Though I was not a follower of his, and read only a few of his columns through the years, I was impressed by his rationality and his humor, and bought his book, ‘Things that Matter’, which is an autobiographical study of his thoughts and ideas through his working life. Though he has been labeled a conservative, or neoconservative, by my standards he seemed a liberal. He explained the seeming contradiction himself when speaking of his hero. ‘Mill held that truth emerges from an unfettered competition of ideas and that individual character is most improved when allowed to find its own way uncoerced’. That was the liberal view in the 19th century. But in the 20th century, ‘Modern liberalism’s perfectionist ambitions seek to harness the power of government, the mystique of science and the rule of experts to shape both society and citizen and bring them both, willing or not, to a higher state of being’.

While still a student, he deliberated whether to make his career in science or in medicine. ‘I had long preferred the graceful lines of physics to the ragged edges of biology. But at 16, I’d come to the realization that I didn’t have what it took to do important work in theoretical physics, namely genius. I chose medicine. I have no regrets. It was challenging and enlarging. I absorbed more knowledge in those seven years than at any other time in my life’. After that, as a commentator, he discussed a great many of the issues that confront contemporary man, and western society with a very open minded and self revealing attitude.

He criticized culture and art; the morality of stem cell research and genetic engineering; the Me Generation, the cult of the body, family and children; gender issues and abortion. He considered religion, and the religious characteristics found in idealistic secularism. In writing about individual and collective guilt, individual and collective punishment, he argued well against the conventional attitude towards collective punishment. He discussed the existential anxiety of man alone in the universe. He examined change and revolution, and the influence of technology on our common culture. He scrutinized racism, both in its classical forms and its derivatives in our society. He studied the problem of gun control. Through his running commentary of the philosophical problems confronting us because of social changes and technological and scientific progress he was aware of the irony that the arts, physics, music, mathematics and other manifestations of human genius are dependent on politics. As he said: ‘Because if we don’t get politics right, everything else risks extinction’.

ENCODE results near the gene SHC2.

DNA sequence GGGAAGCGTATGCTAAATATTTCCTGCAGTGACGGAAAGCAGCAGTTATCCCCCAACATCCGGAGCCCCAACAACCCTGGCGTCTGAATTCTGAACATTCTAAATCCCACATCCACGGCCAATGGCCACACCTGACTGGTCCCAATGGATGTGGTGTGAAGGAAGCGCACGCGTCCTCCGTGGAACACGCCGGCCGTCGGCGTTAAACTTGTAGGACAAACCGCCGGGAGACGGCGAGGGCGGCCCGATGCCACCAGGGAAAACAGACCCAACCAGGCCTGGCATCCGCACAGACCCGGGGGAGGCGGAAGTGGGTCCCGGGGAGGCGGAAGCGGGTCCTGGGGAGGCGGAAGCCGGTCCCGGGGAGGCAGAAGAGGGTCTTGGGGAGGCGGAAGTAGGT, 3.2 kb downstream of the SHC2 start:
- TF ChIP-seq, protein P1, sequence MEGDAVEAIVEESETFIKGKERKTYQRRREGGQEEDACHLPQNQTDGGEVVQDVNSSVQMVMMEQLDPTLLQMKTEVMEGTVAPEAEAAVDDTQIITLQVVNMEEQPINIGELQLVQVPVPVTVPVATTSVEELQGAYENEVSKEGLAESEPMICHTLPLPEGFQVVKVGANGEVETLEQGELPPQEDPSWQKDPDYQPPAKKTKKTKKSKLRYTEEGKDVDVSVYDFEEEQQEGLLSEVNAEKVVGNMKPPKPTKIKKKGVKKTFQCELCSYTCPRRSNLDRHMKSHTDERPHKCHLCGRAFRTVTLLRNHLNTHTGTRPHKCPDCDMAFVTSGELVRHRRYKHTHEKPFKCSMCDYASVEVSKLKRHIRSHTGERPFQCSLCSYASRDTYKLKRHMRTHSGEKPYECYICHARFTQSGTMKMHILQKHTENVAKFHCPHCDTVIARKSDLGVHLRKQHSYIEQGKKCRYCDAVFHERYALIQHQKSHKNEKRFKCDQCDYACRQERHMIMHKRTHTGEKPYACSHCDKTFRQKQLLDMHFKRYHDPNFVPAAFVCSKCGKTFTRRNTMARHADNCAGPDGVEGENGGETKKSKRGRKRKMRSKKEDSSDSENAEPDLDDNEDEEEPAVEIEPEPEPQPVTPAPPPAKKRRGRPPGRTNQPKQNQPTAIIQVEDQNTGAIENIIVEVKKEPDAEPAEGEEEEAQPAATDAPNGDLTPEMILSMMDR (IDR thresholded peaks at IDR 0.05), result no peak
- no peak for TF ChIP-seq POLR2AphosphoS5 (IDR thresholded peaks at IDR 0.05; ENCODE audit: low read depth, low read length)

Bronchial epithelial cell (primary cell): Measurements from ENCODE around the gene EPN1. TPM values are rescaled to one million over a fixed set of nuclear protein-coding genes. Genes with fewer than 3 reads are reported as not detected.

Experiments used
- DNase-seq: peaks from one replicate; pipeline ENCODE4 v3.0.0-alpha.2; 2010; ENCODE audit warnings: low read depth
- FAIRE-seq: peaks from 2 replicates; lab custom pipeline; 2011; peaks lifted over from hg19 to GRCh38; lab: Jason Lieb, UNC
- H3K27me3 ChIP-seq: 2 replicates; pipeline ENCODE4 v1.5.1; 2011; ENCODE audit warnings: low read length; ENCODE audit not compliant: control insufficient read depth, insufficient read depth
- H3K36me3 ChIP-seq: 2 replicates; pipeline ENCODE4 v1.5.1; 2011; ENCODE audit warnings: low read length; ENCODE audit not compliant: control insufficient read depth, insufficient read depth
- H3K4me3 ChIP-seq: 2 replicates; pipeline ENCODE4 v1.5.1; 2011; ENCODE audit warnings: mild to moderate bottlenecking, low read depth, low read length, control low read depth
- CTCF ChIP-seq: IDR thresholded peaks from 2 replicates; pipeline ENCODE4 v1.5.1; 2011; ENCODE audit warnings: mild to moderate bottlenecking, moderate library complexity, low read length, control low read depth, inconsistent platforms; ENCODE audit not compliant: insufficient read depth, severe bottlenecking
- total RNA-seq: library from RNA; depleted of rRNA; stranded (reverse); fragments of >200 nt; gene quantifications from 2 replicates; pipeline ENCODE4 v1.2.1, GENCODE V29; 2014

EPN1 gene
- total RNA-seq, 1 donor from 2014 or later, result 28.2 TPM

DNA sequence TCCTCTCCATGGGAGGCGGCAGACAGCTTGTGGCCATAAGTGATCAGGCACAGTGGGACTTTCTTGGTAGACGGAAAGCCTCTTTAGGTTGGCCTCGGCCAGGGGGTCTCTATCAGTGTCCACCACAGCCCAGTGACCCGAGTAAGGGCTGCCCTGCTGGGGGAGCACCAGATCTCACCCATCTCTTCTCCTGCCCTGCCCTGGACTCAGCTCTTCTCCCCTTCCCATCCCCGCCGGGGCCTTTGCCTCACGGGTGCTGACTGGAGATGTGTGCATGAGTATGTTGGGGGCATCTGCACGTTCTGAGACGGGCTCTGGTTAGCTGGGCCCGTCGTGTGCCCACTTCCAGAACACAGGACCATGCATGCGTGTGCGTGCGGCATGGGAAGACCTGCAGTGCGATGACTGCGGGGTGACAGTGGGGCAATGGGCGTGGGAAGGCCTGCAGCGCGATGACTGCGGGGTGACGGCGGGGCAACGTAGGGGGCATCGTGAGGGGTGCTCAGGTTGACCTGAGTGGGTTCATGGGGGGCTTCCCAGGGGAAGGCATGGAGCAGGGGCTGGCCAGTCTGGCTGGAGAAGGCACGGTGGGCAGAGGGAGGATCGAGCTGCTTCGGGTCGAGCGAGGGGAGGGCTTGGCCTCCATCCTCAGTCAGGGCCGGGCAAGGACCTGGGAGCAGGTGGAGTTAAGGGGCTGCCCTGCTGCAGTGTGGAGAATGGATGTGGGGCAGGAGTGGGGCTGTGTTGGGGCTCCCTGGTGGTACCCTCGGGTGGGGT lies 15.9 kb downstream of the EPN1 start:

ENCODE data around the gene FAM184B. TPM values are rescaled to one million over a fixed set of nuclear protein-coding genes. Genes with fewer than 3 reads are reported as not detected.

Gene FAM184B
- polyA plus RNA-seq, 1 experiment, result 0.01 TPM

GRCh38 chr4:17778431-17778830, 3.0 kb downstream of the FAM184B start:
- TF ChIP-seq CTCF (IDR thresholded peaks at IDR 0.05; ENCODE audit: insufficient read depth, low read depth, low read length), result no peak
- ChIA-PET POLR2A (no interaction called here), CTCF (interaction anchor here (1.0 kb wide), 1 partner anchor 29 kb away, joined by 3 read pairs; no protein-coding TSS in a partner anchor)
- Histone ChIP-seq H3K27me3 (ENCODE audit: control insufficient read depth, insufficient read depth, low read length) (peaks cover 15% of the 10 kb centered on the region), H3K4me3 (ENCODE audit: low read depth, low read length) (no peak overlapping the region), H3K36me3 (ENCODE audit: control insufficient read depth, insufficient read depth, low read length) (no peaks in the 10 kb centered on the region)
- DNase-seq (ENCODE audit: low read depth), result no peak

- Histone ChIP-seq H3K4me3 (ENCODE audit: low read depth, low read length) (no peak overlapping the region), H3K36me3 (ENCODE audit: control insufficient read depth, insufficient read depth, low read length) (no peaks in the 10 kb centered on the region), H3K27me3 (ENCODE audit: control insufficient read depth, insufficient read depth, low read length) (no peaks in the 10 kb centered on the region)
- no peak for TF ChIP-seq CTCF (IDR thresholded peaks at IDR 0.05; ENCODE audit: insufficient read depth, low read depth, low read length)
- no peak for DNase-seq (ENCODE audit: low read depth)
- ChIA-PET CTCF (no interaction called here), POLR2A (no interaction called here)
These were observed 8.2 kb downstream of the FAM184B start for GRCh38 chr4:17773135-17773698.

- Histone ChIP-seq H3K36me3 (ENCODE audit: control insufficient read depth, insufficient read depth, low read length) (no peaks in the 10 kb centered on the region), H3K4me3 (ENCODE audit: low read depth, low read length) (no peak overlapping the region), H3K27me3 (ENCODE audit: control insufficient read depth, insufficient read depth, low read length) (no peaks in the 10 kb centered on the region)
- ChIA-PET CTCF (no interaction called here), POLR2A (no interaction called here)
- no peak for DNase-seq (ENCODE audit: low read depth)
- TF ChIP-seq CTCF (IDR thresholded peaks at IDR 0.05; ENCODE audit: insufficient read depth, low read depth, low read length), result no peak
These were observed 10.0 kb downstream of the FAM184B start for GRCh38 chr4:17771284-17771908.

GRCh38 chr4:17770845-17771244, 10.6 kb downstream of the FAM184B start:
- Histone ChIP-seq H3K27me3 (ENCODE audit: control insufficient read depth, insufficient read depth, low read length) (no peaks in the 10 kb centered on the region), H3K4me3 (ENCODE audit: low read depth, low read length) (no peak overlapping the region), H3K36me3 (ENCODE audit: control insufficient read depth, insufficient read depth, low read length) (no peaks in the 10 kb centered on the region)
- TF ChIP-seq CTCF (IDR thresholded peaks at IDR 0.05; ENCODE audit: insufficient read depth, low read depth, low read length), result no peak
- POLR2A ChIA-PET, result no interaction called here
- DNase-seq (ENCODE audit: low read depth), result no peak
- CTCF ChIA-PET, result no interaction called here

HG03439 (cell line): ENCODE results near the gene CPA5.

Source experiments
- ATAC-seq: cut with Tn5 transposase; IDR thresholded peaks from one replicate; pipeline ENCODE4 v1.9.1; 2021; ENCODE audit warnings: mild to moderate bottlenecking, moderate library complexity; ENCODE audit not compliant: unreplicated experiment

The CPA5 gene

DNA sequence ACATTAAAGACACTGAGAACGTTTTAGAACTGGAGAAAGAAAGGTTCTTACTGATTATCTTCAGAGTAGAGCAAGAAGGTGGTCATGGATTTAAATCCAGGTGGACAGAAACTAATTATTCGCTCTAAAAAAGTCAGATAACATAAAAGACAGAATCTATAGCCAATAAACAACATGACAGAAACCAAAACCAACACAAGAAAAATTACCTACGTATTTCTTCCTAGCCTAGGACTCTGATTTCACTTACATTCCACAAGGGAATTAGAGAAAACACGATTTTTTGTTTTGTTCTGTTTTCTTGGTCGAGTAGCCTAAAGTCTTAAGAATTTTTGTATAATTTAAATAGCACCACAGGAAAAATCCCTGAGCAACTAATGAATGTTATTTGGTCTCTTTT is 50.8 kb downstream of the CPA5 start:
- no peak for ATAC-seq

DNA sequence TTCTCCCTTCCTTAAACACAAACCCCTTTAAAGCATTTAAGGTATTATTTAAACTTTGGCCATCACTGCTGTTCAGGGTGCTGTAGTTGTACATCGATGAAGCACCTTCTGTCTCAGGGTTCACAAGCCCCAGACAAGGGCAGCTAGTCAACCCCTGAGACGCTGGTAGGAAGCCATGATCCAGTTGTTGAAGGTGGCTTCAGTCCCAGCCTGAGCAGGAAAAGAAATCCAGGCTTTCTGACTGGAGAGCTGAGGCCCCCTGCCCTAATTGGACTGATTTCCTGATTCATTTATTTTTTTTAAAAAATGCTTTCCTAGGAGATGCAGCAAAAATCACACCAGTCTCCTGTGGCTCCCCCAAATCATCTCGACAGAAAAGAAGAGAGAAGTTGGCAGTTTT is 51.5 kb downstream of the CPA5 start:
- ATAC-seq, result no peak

Regarding stories in the media about the personalities of politicians and social leaders, he wrote: ‘As a former psychiatrist, I know how difficult it is to try to understand the soul of even someone you have spent hundreds of hours alone with in therapy. To think that one can decipher the inner life of some distant public figure is folly. “Know thyself” is a highly overrated piece of wisdom. As for knowing the self of others, forget it. Know what they do and judge them by their works’.

He recognized that violence has become a serious threat to the well being of society, pointing out possible causes. ‘We live in an entertainment culture soaked in graphic, often sadistic, violence. Older folks find themselves stunned by what a desensitized youth finds routine, often amusing. It’s not just movies. Young men sit for hours pulling video-game triggers, mowing down human beings en masse without pain or consequence. And we profess shock when a small cadre of unstable, deeply deranged, dangerously isolated young men go out and enact the overlearned narrative’.